Factors Influencing the Situation
The problem of African-American single mothers living in poverty is associated with a range of sociocultural factors. According to the research conducted by the NewsOne website (2011), seventy-two percent of African-American children are raised in single-parent households (para. 3). Compared to countries like Ireland and New Zealand with relatively high rates, the United States exhibits the highest percentage of children living in Black single-parent families. Furthermore, a significant portion of single-parent families are families with single mothers. Thus, Mrs. Brown’s situation can be unfortunately regarded as common.
Despite the U.S. health system providing care to those in need, financial aids required to facilitate care to individuals like Mrs. Brown’s mother do not come from the government. Because Mrs. Brown has no medical insurance for anybody in her family, providing her mother with the necessary medical procedures on her income is impossible. The crisis is linked to the fact that the burdens of the entire family are on the shoulders of Mrs. Brown, and her inability to find a job is another contributor to her depression.
Type of Crisis Situation
Mrs. Brown’s emotional state has also been undermined by the loss of her father and her husband, who probably were the main financial providers in the family. Mrs. Brown’s depression and lack of motivation to continue living stemmed from some financial and emotional issues that should be resolved immediately. The family crisis can be differentiated as an expected crisis; however, the fact that Mrs. Brown does not want to live anymore suggests that the type of crisis is urgent.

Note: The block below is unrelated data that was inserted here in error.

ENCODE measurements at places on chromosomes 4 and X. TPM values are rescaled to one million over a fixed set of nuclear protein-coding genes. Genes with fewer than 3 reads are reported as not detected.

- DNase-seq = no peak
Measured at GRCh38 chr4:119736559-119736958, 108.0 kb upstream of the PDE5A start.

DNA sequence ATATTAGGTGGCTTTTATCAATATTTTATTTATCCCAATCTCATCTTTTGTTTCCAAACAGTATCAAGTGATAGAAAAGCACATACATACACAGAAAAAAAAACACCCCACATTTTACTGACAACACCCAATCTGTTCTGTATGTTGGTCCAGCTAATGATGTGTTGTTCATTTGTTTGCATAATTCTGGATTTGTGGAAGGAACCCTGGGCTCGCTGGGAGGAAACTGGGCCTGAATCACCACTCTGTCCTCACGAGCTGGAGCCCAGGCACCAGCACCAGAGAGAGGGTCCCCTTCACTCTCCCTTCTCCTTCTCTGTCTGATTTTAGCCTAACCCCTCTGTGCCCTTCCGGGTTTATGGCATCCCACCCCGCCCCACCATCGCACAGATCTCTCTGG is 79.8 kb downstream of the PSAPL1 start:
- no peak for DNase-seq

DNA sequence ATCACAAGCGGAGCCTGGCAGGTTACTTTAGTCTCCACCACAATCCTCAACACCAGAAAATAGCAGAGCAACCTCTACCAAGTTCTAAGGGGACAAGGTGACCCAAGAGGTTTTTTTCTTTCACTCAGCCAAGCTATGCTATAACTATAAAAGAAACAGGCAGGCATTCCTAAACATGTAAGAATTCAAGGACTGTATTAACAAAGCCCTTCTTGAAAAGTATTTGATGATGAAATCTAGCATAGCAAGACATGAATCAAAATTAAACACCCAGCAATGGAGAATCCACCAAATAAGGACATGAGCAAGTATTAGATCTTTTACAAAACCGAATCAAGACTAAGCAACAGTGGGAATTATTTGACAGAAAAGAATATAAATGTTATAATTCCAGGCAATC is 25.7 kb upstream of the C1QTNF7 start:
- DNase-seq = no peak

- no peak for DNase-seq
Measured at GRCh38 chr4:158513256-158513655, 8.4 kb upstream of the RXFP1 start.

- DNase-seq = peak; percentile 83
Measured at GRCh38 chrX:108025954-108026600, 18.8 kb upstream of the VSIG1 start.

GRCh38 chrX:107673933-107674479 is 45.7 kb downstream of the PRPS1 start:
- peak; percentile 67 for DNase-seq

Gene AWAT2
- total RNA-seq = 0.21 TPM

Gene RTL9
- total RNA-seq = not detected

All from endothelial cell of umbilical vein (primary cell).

Because Mrs. Brown is an adult with three children, it is important to involve them in the intervention. Mrs. Brown’s 18-year old son should become her mental support and help her in the house. Because he is 18 years old, he can be advised to pick a part-time job to earn at least some money. Mrs. Brown’s children should become a focus for her intervention; she should understand that her children are her motivation in life.
Additionally, Mrs. Brown should be advised to join a community support group to share her problems and experiences with other people. Trying to find a job outside her community may be an optimistic objective; however, it is important to set goals for Mrs. Brown so that she can distract herself from the thoughts about suicide. Nursing strategies to help Mrs. Brown to improve her mental state should also include attending to her spiritual needs, implementing behavior modification techniques, and being overall supportive (Serrano, 2012, para. 9).
Because the African-American population, especially women, deal with problems similar to Mrs. Brown’s situation, it is important not to limit her to a stereotype, broaden her communication circle, and advise her to search for jobs outside her rural community. Mrs. Brown’s case is about the moral support that will then facilitate financial support. According to the research conducted by Hudson et al. (2009), support networks such as the New Mothers Network facilitate the sharing of common experiences, assimilation of information from nurses about caring for their families and themselves (p. 350).
Mrs. Brown can also be advised to search for help from similar knowledge and experience-sharing networks. Mrs. Brown’s case is not unique, unfortunately, but offering her support and encouraging interactions with others can become an effective intervention for resolving the crisis in the family.
Hudson, D., Campbell-Grossman, C., Keating-Lefler, R., Carraher, S., Gehle, J., & Heusinkvelt, S. (2009). Online support for single, low-income, African-American mothers. MCN Am J Matern Child Nurs, 34(6), 350-355.
NewsOne. (2011). 72 percent of black kids raised by single parent, 25% overall in U.S. Web.
Serrano, M. (2012). Depression nursing interventions. Web.